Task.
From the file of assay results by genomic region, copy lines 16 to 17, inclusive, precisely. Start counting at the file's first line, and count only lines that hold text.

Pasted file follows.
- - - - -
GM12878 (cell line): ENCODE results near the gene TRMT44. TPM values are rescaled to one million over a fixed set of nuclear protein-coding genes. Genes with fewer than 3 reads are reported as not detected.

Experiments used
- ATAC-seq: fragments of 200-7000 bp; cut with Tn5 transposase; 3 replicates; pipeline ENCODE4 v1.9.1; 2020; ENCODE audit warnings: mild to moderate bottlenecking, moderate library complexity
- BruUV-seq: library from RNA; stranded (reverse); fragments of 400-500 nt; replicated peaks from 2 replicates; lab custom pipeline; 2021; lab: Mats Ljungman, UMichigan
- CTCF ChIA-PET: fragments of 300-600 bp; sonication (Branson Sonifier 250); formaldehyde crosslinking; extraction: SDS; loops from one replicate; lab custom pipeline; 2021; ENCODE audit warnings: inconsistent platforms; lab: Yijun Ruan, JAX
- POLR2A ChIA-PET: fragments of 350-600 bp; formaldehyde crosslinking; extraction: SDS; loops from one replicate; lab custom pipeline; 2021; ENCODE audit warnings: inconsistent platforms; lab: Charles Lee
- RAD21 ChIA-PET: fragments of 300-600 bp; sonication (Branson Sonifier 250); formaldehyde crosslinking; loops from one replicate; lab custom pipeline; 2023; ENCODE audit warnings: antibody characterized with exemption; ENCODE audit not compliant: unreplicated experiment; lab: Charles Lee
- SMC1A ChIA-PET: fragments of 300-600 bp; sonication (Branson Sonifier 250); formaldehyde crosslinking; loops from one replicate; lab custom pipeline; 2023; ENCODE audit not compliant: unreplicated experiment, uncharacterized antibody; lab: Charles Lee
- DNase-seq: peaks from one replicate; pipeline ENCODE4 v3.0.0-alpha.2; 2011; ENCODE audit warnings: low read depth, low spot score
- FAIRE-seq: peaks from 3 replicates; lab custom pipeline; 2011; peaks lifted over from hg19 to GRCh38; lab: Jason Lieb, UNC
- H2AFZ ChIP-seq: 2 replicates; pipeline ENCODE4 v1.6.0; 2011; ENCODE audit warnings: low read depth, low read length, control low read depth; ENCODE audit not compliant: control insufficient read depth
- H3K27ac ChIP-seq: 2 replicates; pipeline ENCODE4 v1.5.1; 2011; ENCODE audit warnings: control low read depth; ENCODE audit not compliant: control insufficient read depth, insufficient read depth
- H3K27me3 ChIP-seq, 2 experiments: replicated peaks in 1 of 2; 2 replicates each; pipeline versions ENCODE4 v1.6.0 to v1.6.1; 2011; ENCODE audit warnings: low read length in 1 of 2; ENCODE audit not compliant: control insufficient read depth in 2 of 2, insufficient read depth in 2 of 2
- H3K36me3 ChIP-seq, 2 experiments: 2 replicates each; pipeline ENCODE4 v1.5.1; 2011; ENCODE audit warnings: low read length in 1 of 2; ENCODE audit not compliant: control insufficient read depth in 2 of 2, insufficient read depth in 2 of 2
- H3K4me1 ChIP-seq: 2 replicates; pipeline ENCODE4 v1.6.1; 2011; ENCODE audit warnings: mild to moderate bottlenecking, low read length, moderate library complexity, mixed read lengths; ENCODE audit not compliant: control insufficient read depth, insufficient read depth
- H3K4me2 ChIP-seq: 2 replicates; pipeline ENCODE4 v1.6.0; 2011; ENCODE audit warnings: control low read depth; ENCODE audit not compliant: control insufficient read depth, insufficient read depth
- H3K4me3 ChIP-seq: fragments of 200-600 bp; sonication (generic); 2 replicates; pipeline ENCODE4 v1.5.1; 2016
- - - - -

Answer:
- H3K4me2 ChIP-seq: 2 replicates; pipeline ENCODE4 v1.6.0; 2011; ENCODE audit warnings: control low read depth; ENCODE audit not compliant: control insufficient read depth, insufficient read depth
- H3K4me3 ChIP-seq: fragments of 200-600 bp; sonication (generic); 2 replicates; pipeline ENCODE4 v1.5.1; 2016